Hungarian Conservative

Prime Minister Viktor Orbán: ’There is no pardon in paedophile cases!’

Viktor Orbán during an interview to public radio on 10 November 2023.
Zoltán Fischer/Press Office of the Prime Minister/MTI
In his regular Friday morning interview PM Orbán discussed, among other topics, the upcoming ratification of Sweden’s NATO accession, and the second anniversary of the Russian invasion of Ukraine.

Prime Minister Viktor Orbán appeared on public Kossuth radio today for his regular Friday morning interview. This time, he did so in a little more turbulent time than usual. With President Katalin Novák’s resignation still looming above the Orbán administration, the first agenda point for the interview was the nomination for her replacement, Tamás Sulyok, President of the Constitutional Court.

PM Orbán affirmed that while, by law, it was him who recommended Sulyok for the Fidesz–KDNP faction’s nomination, in reality, it was a collective decision preceded by long negotiations.

‘Hungary is a strong country. In a time of trouble like this—the previous President has resigned—one’s heart is still bleeding…However, every problem has a silver lining. When we listed whom we, and hopefully the parliament as well, deem worthy of this job, duty, and mission, we found a good number of Hungarians worthy of this, which strengthens one’s faith in our nation and country,’

the Prime Minister said.

He went on to outline that his experience, his knowledge of the law and constitution, his knowledge of international law, as well as his professional reputation were what led to choosing Tamás Sulyok as the nominee for President.

The Prime Minister also stated that the first step in restoring national unity, which has been shaken by the pardon scandal, is to make sure that

there is no pardon in paedophile cases.

He hopes that the new President will make this very clear when they first address the nation in office. PM Orbán assured all that his administration and the National Assembly are also doing their part to make sure that such a scandal could never happen again, which they will start by vetting all government foster care workers.

When asked if stricter child protection laws could lead to further conflict with Brussels, Viktor Orbán quipped back:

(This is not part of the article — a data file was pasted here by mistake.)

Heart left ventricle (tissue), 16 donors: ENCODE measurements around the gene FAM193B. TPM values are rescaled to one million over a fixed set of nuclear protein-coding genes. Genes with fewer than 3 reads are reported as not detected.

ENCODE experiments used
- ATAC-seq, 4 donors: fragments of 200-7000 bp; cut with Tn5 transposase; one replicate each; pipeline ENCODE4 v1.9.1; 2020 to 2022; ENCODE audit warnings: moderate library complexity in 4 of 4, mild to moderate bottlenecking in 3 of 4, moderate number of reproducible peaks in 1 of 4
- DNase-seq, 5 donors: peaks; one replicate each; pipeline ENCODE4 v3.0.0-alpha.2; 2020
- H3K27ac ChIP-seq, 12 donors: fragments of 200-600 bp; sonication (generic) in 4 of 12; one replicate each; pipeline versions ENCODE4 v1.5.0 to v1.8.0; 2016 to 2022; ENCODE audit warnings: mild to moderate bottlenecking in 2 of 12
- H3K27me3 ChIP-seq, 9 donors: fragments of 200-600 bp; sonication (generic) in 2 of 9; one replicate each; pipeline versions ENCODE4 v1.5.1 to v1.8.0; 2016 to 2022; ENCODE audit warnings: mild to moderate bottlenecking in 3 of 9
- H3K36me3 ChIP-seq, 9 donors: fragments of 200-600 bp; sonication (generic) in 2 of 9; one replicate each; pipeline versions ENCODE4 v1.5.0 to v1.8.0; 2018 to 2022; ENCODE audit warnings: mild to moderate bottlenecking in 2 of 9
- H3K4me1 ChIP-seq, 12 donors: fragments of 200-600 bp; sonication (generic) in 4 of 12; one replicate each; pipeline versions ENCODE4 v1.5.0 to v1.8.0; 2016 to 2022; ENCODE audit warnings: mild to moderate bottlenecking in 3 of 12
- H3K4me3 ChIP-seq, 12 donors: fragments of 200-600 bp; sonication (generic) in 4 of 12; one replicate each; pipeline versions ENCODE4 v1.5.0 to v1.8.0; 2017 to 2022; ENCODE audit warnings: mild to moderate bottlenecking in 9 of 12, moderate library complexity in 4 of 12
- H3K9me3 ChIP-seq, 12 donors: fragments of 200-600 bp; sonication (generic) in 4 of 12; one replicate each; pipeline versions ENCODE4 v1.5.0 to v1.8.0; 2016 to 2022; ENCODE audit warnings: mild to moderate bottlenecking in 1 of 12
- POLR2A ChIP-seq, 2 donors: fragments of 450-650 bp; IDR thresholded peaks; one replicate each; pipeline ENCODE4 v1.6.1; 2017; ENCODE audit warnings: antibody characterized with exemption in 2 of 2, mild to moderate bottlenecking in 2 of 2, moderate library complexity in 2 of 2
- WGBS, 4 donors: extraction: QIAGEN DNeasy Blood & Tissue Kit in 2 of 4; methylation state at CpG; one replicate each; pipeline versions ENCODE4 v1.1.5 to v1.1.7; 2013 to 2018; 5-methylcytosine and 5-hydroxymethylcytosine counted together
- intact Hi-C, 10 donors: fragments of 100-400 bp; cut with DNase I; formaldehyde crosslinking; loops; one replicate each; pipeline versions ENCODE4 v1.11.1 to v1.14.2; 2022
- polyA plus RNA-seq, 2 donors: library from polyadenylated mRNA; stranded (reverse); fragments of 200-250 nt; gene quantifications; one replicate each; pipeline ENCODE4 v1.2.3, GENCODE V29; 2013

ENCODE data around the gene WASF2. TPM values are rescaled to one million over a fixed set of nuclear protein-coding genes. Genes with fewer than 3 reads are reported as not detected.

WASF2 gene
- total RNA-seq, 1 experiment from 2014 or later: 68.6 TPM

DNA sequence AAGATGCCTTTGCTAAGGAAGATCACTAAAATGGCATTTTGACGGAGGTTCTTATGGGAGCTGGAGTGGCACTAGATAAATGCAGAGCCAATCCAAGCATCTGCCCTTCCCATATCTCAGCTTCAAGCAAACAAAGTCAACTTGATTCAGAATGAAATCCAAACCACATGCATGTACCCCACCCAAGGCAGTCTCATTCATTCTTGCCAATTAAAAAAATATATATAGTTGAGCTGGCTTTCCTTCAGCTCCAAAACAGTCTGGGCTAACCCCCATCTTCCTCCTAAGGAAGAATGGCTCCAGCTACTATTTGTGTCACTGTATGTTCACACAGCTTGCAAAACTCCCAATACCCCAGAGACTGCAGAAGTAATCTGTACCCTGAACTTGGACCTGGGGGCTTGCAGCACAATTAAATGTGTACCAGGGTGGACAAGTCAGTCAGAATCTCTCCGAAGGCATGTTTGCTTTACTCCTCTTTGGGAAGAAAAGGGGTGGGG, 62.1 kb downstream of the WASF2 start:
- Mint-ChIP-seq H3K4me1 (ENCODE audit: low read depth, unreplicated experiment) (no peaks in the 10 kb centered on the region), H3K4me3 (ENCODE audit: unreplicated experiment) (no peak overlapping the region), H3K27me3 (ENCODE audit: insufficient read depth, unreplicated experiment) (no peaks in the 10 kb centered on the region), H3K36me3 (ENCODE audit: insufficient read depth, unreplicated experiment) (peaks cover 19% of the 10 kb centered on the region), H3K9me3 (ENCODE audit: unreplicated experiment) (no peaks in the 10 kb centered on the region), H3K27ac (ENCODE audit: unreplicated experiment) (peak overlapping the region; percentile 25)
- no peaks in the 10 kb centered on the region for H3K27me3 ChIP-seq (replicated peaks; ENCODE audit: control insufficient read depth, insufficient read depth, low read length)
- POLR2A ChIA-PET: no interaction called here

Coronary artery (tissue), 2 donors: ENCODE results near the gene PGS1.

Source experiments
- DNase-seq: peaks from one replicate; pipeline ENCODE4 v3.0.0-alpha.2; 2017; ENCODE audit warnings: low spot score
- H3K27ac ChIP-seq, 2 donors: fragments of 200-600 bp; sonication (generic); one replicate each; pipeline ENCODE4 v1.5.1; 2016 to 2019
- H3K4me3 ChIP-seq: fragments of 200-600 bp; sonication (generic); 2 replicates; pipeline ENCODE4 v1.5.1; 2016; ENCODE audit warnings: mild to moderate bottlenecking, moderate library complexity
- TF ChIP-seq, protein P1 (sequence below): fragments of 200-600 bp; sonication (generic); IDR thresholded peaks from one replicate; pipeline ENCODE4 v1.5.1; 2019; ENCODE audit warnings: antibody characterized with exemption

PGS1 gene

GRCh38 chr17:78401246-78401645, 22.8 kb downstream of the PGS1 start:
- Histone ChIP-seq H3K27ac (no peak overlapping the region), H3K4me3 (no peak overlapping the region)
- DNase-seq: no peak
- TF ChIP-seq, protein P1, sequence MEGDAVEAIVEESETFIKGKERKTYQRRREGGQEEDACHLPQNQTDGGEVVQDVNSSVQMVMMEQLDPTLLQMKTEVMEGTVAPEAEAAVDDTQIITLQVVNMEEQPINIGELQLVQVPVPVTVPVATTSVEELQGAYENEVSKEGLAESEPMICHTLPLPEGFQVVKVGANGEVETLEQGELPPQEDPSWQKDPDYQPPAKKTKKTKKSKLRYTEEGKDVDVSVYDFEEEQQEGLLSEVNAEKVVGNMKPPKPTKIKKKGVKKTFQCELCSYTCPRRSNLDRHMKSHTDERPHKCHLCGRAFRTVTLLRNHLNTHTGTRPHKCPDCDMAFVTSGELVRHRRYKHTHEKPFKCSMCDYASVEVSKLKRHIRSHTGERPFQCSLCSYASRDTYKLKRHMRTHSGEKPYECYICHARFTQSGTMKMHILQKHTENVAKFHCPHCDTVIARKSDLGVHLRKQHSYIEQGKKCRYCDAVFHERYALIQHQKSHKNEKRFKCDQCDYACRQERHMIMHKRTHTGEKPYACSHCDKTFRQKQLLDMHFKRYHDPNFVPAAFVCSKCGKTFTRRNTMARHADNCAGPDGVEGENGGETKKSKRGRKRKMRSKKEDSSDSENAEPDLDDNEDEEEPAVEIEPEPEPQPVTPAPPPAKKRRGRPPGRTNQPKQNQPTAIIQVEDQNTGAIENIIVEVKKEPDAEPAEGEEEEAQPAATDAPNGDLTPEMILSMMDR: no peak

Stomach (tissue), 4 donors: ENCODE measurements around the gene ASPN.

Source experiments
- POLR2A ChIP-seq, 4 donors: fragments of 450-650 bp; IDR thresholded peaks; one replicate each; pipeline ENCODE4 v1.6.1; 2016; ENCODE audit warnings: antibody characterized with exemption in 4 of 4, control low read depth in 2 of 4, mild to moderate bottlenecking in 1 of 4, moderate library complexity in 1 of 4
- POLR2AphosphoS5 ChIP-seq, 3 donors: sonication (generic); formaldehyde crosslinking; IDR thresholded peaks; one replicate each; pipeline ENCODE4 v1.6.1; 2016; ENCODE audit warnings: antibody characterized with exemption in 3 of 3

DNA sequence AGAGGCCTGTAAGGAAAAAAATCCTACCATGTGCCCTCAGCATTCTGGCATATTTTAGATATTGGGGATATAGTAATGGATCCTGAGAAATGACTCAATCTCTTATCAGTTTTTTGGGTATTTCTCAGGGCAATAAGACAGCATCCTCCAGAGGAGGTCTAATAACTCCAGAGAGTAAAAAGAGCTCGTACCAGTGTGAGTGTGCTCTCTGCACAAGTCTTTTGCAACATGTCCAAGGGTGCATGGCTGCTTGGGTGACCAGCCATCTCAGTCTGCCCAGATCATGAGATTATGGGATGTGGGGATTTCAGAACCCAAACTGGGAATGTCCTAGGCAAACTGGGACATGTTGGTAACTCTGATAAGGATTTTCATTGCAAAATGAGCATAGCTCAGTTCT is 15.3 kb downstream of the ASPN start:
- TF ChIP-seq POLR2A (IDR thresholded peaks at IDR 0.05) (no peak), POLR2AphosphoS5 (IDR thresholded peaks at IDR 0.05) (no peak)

‘If we were concerned with what the Brussels bureaucrats like or don’t, we would end up being like them’.

With that, PM Orbán reiterated his administration’s stance that it would not allow LGBTQ propaganda in schools, despite EU pressure to do so. He also opined that there is an increased effort by the EU to push for the typical leftist agenda points, such as LGBTQ, migration, and pro-war lobby, because they feel that the upcoming EU Parliamentary elections in June will bring a shift away from left-wing progressivism in Europe.

Viktor Orbán on Sweden’s NATO Accession

The Hungarian parliament is expected to vote on Sweden’s NATO Accession on Monday, 26 February. Prime Minister Ulf Kristersson will be visiting Budapest for the occasion.

On this topic, PM Orbán said in his radio interview that there were ‘some military and weapons issues’ left to be discussed with his Swedish counterpart. However, through a ‘confidence building process’ with PM Kristersson, Orbán had the reassurance to convince the Fidesz–KDNP faction in parliament to vote in favour of Sweden’s admission into the military alliance.

He informed that large military cooperation agreements are about to be signed between Hungary and Sweden, with the Hungarian Defence Forces being reinforced with four new Gripen fighter jets. However, PM Orbán stressed, the Swedes must accept that ‘we are not the same…Hungary is a country with a Christian culture; Christian values are fundamental to our society’. He also claimed that ‘the Swedish are pro-war, while we are pro-peace regarding the Russo-Ukrainian conflict’. However, he also called the differences in the Swedish and Hungarian value systems ‘manageable’.

Since the two-year anniversary of the Russian invasion of Ukraine is soon coming up, PM Orbán was asked about the current state of the armed conflict as well.

The interviewer brought up a poll, according to which only 10 per cent of EU citizens believe that Ukraine can still win the war against Russia.

PM Orbán agreed that Ukraine has little chance of winning on the battlefield. That is why he is advocating for a negotiated peace. While he does have moral objections to the invasion by President Putin, everyone has to accept that war is a matter of ‘realpolitik’. Also, country leaders will one day have to answer to their people why they were sending their tax money to a country that could never win the war.

He also expressed hope yet again that Donald Trump would be returning to the White House next year, which he believes would bring the start of the peace negotiations sooner.

Related articles:

European Parliament Prepares ‘Frontal Attack’ on Viktor Orbán
Fidesz–KDNP Nominates Tamás Sulyok as President of Hungary
In his regular Friday morning interview PM Orbán discussed, among other topics, the upcoming ratification of Sweden’s NATO accession, and the second anniversary of the Russian invasion of Ukraine.